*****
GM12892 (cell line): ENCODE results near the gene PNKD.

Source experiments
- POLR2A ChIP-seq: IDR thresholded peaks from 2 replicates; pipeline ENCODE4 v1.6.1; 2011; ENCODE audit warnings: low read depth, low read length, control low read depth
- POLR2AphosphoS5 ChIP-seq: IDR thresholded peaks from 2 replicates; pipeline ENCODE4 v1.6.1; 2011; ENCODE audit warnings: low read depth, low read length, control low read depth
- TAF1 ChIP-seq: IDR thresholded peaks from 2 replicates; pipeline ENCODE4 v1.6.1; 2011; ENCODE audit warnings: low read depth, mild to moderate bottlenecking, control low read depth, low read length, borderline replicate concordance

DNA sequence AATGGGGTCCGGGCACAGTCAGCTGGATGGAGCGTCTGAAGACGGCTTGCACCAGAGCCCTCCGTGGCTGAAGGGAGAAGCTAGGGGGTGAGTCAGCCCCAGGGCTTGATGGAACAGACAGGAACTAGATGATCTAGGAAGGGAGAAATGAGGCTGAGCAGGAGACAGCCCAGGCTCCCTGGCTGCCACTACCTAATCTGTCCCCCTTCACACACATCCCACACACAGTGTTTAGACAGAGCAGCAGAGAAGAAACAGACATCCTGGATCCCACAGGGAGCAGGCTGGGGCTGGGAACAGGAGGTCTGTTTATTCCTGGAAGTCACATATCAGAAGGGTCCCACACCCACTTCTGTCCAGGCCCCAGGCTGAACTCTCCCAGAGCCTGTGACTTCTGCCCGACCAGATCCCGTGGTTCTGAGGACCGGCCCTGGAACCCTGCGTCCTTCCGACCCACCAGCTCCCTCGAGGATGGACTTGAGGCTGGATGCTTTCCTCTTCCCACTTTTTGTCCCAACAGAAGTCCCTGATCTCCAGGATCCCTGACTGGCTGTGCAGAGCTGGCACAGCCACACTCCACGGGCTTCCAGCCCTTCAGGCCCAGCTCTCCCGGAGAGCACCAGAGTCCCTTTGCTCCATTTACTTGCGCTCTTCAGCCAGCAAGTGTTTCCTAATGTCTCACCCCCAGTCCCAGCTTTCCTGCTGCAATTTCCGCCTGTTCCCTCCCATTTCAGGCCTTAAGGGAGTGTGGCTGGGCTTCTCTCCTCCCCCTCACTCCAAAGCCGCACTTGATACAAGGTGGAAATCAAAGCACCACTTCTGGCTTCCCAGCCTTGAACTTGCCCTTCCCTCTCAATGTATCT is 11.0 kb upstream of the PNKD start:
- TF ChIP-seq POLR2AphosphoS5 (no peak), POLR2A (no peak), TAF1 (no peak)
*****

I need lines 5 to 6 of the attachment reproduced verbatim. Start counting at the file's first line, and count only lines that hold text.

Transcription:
- TAF1 ChIP-seq: IDR thresholded peaks from 2 replicates; pipeline ENCODE4 v1.6.1; 2011; ENCODE audit warnings: low read depth, mild to moderate bottlenecking, control low read depth, low read length, borderline replicate concordance

DNA sequence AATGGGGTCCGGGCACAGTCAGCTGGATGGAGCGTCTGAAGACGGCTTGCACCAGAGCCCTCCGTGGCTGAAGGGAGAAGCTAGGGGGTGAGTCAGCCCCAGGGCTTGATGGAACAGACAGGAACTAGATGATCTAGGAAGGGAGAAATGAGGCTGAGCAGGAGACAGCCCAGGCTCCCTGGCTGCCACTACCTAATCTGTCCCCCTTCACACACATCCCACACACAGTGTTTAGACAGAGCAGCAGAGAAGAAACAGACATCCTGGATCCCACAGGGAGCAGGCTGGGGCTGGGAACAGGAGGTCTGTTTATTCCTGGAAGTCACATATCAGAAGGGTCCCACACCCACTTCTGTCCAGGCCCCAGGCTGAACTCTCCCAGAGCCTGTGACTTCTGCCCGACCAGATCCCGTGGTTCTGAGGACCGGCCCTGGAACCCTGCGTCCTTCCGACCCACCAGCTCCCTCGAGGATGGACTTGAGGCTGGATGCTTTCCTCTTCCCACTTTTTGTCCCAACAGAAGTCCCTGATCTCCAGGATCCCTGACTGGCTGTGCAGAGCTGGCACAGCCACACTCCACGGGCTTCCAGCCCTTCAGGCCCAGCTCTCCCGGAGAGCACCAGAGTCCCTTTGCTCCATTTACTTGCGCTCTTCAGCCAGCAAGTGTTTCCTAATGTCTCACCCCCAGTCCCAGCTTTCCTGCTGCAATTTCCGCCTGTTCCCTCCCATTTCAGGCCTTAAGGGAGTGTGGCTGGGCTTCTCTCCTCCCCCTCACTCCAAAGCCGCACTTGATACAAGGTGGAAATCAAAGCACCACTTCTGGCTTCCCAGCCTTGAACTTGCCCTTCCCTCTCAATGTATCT is 11.0 kb upstream of the PNKD start: